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Postscript to the Anthropocene  

Introduction to Disclosures of the (Un)common(s) (Courses 2018-2019)
maandag 24 september 2018
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Humans are part and parcel of the great global common which is the biosphere, the ecosystem of planet earth. Some call it Gaia (Like Stengers and Latour). On this planet earth the human species has become the predominant species, insofar as an entirely new geological epoch has been named after ‘Man’: the Anthropocene. Our predominance as a species puts the ecosystem in danger. The prophecies of ‘Limits to growth’, the famous report to the club of Rome, of 1972,  come true: we are in ecological overshoot, with climate change and loss of biodiversity, sea level rise, refugees crises, new conflicts, etc. as consequences. But the term Anthropocene suggests Man on his triumphant march through history as his-story (as Isabelle Stengers squarely put it), even if it proves disastrous. Maybe we need another history: her-story. Exit the Anthropos. 

Capitalism should be blamed and shamed for this destructive growth (many claim), not the human species as such, as a large part of the world population are almost entirely innocent to these changes and its logic. We should (T J demos claims) be ‘against the Anthropocene’. Blaming the species is diffusing the guilt.  Exit the Anthropocene.  Enters Capitalocene. And other terms. Unspeakable ones like ‘Chtutulocene’(Donna Haraway) … Fair enough. Feminism, decolonisation and all that… But our footprint is also mere result of our demographic explosion, which cannot in itself be blamed on capitalism; but rather on progress in medicine for instance, so if it is a result of capitalism, it can hardly be blamed for it? Lack of education of women is a lack of feminism but is it to blame to capitalism? Or only to colonialism? Timothy Morton blames it on agrilogistics, the culture that came into being with agriculture, and that split nature from culture. We are a vector of destruction from the beginning. Dark ecology.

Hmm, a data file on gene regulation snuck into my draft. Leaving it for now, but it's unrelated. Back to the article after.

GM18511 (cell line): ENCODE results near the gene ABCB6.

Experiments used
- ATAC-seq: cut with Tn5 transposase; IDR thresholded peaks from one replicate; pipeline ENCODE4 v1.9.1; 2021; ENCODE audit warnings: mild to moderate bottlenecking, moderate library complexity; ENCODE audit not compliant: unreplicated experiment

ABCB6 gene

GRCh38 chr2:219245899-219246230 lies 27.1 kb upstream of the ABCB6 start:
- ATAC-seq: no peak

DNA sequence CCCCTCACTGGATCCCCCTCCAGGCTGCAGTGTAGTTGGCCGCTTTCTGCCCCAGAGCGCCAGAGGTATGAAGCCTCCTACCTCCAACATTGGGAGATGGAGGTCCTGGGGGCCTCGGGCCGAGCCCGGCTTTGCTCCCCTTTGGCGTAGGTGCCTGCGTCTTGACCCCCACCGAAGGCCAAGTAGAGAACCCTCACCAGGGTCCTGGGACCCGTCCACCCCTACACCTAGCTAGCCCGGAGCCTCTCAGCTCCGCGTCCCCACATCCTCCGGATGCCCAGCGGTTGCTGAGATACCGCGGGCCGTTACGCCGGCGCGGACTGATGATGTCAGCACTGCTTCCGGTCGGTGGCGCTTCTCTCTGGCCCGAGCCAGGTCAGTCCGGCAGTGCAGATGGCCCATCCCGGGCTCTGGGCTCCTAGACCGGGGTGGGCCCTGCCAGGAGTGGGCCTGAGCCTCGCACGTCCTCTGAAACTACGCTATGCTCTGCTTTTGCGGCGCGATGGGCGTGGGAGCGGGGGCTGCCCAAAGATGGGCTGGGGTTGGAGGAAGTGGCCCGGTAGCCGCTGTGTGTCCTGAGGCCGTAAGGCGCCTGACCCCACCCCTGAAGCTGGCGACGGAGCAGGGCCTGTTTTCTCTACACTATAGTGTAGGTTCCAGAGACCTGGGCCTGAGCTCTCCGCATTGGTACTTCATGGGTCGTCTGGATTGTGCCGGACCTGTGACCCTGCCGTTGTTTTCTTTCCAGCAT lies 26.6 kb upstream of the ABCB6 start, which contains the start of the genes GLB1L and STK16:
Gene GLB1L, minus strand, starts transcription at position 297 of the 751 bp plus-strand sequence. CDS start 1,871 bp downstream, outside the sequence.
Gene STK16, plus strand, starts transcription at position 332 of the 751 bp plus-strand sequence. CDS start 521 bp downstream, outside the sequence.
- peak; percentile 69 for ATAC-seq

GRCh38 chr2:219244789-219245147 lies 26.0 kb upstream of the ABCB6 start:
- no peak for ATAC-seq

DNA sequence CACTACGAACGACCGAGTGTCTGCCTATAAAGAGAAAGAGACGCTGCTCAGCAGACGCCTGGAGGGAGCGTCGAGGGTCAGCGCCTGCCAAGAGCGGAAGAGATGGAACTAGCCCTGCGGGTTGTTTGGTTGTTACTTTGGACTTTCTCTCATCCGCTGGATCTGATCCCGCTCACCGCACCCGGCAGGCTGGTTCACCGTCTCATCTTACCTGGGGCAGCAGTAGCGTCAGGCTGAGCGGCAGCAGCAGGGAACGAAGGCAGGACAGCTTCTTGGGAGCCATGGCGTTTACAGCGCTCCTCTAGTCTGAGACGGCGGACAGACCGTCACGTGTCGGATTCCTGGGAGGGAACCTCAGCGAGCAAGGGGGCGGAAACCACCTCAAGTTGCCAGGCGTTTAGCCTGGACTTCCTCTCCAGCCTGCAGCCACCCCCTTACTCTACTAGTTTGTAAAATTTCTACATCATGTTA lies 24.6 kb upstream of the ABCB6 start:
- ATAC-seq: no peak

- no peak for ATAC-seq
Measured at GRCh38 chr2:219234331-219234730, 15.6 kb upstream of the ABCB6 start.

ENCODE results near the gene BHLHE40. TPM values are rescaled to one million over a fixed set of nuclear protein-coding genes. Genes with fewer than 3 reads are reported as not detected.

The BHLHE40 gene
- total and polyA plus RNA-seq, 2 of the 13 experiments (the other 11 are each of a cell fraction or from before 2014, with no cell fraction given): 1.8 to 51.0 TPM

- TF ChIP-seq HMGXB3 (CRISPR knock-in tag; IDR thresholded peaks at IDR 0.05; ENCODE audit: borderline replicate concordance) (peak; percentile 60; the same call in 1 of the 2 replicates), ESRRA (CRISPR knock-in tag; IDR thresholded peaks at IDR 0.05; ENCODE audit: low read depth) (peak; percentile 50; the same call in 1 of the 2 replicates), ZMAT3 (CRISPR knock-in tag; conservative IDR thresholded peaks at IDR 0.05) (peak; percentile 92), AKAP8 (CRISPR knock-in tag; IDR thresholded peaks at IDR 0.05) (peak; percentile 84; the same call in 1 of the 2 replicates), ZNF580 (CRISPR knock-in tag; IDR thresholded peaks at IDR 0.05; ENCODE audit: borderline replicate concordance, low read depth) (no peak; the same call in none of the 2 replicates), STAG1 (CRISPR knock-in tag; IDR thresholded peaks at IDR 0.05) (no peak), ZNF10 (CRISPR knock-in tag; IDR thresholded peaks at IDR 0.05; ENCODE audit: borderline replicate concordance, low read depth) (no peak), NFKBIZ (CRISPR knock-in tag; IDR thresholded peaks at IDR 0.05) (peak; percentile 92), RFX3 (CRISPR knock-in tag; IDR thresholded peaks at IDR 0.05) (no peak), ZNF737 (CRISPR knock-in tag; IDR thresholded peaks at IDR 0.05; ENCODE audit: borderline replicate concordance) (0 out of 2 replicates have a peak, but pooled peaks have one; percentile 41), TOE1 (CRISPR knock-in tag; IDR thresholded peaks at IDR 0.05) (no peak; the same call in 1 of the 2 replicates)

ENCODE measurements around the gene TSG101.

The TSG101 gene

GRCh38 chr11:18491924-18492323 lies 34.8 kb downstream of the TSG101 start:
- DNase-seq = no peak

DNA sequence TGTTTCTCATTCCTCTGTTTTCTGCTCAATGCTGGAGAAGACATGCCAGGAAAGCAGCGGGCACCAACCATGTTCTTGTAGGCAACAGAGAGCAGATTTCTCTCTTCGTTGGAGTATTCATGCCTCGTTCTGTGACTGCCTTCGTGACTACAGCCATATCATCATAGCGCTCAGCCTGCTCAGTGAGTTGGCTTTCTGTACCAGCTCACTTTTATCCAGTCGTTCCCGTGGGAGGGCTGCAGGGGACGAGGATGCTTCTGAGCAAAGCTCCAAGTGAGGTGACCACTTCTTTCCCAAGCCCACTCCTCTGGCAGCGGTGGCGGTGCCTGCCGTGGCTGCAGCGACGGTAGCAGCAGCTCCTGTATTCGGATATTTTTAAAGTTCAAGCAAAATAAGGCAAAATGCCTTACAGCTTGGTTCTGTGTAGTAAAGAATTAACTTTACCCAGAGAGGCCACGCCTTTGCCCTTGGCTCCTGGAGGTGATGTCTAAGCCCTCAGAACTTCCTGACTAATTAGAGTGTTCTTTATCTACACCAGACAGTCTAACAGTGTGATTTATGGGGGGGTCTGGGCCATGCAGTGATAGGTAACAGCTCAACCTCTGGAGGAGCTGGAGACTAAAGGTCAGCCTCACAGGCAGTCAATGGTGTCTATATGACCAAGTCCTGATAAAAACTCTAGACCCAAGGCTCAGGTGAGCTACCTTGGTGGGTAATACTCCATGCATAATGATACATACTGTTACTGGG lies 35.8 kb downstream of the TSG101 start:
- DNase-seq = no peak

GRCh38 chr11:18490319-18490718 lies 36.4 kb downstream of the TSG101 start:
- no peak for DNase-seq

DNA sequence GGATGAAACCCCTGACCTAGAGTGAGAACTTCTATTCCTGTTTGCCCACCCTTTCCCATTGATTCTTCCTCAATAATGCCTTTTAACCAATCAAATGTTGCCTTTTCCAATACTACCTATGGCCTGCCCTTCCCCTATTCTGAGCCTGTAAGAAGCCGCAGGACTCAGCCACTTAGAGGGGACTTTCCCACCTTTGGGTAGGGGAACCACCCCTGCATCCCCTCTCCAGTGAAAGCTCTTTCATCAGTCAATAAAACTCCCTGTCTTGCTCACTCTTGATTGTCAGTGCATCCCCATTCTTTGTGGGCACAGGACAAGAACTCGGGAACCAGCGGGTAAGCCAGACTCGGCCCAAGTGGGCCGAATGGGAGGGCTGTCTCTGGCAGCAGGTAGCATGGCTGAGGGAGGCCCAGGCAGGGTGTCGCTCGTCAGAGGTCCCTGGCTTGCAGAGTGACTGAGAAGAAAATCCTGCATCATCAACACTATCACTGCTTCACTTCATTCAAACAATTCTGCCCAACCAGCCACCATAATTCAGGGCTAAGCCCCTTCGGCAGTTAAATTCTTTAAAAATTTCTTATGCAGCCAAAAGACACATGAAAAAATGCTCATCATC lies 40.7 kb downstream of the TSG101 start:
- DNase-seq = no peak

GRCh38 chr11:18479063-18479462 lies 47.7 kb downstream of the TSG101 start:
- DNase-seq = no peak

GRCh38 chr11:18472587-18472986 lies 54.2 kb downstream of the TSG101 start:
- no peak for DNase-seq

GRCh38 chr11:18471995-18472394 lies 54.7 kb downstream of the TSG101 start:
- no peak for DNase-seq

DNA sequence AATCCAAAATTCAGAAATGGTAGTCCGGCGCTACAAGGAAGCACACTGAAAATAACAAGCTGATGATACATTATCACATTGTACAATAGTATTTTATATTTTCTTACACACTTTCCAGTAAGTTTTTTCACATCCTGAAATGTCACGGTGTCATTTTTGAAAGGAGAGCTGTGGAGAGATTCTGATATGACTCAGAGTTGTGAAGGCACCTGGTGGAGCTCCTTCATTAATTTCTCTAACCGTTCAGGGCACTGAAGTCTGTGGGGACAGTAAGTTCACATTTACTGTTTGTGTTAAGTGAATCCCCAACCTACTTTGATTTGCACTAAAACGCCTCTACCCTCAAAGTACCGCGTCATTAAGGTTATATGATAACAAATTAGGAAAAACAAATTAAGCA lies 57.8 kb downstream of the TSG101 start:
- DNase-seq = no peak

Whatever the case might be, the tragic world historical irony that is unfolding in front of our eyes, is that the demographic explosion is largely playing out in the global south, mostly Africa, parts of South East Asia and to a lesser extend Latin America. The migration crisis that has just begun, is the coming together of climate change (caused by the Northern – imperialism/capitalism) and the demographic explosion (taking place in the South – the ex-colonized). Globalization and the interdependency that comes with it, and the one ecology of the biosphere (therefore called Gaia or not) makes such nice opposition between the good and the bad side ridiculous, unfortunately.  

Let’s not beat around the bush, the fact is that today, we humans, are on the brink of becoming a plague to Gaia, a scourge to planet earth (for even in its geology it is scared, in its bones so to speak). Under the conditions of relentless ‘creative destruction’ and the ‘extractivism’ of carbon based capitalism, the naked apes are becoming a plague to all other species and the ecosystem itself. As we are hitting the limits of the ecosystem, we are also rats on a sinking ship. The planet of the naked apes is in overshoot, meaning ecological disaster.